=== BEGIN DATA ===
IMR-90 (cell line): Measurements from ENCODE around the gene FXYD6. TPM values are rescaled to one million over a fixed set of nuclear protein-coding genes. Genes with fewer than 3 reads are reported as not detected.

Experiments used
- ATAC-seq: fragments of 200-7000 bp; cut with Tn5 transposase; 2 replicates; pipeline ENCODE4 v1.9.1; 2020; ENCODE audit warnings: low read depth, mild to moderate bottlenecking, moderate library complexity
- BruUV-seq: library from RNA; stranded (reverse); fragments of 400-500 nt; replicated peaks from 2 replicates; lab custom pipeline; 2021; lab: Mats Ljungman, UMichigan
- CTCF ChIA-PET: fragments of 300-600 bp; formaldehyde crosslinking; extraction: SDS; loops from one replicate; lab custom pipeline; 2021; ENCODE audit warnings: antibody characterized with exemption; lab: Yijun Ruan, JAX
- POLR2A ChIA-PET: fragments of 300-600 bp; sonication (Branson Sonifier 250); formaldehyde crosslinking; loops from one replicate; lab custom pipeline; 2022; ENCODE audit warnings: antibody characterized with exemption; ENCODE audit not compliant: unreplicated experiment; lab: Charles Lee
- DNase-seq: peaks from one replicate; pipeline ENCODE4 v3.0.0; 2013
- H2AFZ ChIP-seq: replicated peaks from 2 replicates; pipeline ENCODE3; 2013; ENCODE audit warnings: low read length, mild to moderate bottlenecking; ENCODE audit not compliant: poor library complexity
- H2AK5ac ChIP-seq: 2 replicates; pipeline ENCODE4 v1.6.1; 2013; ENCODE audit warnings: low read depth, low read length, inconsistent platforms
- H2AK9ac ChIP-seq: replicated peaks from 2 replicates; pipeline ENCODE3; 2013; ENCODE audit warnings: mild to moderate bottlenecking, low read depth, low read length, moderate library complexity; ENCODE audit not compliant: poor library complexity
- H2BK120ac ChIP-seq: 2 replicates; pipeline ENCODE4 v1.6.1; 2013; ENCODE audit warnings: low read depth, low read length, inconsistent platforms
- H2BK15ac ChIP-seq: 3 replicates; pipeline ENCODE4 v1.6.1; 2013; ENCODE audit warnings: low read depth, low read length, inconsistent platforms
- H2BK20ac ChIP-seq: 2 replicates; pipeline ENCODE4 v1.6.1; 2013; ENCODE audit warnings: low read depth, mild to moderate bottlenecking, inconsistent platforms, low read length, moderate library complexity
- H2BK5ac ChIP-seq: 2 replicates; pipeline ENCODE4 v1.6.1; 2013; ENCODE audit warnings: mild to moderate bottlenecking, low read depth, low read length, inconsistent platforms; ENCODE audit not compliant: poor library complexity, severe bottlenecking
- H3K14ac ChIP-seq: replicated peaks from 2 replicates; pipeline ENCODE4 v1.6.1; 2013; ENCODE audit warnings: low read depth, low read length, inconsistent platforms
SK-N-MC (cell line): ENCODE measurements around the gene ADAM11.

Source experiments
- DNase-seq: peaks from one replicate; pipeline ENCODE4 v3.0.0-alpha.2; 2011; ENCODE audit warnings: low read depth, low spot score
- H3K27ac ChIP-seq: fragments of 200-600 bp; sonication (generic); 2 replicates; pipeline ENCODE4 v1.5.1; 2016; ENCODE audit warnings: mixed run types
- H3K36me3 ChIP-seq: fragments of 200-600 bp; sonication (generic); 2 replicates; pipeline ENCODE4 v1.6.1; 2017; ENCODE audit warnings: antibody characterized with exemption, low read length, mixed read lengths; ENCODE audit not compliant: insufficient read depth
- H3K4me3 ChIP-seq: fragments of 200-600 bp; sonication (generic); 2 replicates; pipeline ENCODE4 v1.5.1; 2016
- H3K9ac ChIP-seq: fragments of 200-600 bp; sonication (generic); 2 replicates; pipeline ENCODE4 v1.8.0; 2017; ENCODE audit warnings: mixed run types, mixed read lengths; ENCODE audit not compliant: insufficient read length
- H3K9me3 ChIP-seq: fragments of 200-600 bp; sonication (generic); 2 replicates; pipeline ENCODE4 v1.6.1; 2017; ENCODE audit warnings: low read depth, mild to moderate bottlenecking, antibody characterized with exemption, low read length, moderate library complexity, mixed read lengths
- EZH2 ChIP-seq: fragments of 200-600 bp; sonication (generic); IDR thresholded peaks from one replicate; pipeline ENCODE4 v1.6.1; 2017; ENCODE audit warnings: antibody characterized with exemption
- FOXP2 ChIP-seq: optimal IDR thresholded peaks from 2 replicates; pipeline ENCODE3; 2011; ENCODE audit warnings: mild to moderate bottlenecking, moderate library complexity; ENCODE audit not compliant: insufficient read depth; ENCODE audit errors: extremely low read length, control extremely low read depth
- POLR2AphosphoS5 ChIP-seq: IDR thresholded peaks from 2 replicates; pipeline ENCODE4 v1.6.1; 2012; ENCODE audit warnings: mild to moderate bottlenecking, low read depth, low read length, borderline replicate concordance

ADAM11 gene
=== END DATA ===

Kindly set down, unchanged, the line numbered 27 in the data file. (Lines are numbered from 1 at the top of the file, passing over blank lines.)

ADAM11 gene